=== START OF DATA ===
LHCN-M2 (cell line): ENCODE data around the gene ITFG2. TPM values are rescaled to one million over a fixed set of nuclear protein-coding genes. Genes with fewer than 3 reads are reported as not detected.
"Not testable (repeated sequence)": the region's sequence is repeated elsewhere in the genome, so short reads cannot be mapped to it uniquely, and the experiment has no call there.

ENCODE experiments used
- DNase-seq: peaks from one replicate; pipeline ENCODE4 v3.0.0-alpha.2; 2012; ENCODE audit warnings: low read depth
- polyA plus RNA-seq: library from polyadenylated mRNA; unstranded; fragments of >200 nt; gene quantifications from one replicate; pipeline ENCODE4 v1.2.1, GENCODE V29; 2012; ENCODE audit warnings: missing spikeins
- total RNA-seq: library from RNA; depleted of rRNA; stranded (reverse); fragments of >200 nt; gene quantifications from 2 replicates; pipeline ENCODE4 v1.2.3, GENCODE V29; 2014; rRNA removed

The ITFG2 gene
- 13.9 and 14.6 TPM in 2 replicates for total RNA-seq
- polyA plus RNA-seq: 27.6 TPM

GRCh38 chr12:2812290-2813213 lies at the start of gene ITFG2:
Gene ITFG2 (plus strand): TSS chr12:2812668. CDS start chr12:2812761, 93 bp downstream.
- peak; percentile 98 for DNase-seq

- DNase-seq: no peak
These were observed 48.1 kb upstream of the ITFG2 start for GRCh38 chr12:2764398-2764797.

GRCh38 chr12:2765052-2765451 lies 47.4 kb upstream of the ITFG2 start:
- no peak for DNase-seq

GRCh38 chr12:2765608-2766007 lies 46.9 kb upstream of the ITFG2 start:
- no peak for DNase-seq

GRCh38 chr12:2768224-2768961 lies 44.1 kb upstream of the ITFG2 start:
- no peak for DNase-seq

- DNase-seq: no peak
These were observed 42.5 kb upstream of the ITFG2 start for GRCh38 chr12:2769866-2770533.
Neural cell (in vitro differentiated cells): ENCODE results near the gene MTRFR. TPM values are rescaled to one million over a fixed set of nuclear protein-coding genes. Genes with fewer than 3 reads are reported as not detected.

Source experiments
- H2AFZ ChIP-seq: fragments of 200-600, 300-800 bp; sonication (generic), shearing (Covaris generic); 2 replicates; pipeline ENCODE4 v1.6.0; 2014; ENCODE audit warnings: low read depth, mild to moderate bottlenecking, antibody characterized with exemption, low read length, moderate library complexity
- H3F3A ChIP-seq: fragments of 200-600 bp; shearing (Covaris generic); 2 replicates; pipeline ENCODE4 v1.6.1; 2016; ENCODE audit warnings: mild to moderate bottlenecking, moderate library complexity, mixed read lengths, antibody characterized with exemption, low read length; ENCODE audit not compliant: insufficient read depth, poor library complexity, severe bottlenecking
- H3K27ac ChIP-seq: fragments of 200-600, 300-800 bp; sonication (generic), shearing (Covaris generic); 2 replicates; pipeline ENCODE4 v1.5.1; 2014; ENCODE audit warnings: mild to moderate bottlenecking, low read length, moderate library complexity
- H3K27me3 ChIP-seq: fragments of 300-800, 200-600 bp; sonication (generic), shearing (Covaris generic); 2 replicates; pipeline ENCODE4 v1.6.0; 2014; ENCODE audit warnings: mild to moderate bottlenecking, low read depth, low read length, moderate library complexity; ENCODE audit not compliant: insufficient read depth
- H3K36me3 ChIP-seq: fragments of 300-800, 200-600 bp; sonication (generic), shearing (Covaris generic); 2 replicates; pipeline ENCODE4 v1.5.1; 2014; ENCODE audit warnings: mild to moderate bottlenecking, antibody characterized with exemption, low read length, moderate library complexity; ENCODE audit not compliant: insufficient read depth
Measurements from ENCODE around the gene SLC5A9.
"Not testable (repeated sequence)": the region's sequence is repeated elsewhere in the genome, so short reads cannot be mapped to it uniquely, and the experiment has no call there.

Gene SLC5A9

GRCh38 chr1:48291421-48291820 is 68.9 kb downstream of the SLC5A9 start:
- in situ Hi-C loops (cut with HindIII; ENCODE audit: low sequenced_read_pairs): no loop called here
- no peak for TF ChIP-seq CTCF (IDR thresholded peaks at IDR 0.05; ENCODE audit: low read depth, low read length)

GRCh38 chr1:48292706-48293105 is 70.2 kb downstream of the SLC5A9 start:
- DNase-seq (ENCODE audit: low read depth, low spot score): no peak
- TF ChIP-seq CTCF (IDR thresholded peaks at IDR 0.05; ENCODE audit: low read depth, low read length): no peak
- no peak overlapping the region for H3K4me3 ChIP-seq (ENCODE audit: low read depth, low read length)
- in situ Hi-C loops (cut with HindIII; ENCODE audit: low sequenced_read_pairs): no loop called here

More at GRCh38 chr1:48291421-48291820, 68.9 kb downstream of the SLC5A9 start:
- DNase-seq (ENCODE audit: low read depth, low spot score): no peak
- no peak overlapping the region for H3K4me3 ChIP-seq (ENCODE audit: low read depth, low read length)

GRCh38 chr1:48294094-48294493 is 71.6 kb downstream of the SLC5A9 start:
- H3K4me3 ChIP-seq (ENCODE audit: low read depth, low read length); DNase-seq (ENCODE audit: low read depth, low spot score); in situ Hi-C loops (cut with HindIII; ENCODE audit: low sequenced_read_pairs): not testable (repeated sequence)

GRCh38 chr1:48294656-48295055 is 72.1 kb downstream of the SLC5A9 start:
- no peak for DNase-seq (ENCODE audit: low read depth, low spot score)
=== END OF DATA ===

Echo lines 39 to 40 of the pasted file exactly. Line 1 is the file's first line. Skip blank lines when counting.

- no peak overlapping the region for H3K4me3 ChIP-seq (ENCODE audit: low read depth, low read length)
- in situ Hi-C loops (cut with HindIII; ENCODE audit: low sequenced_read_pairs): no loop called here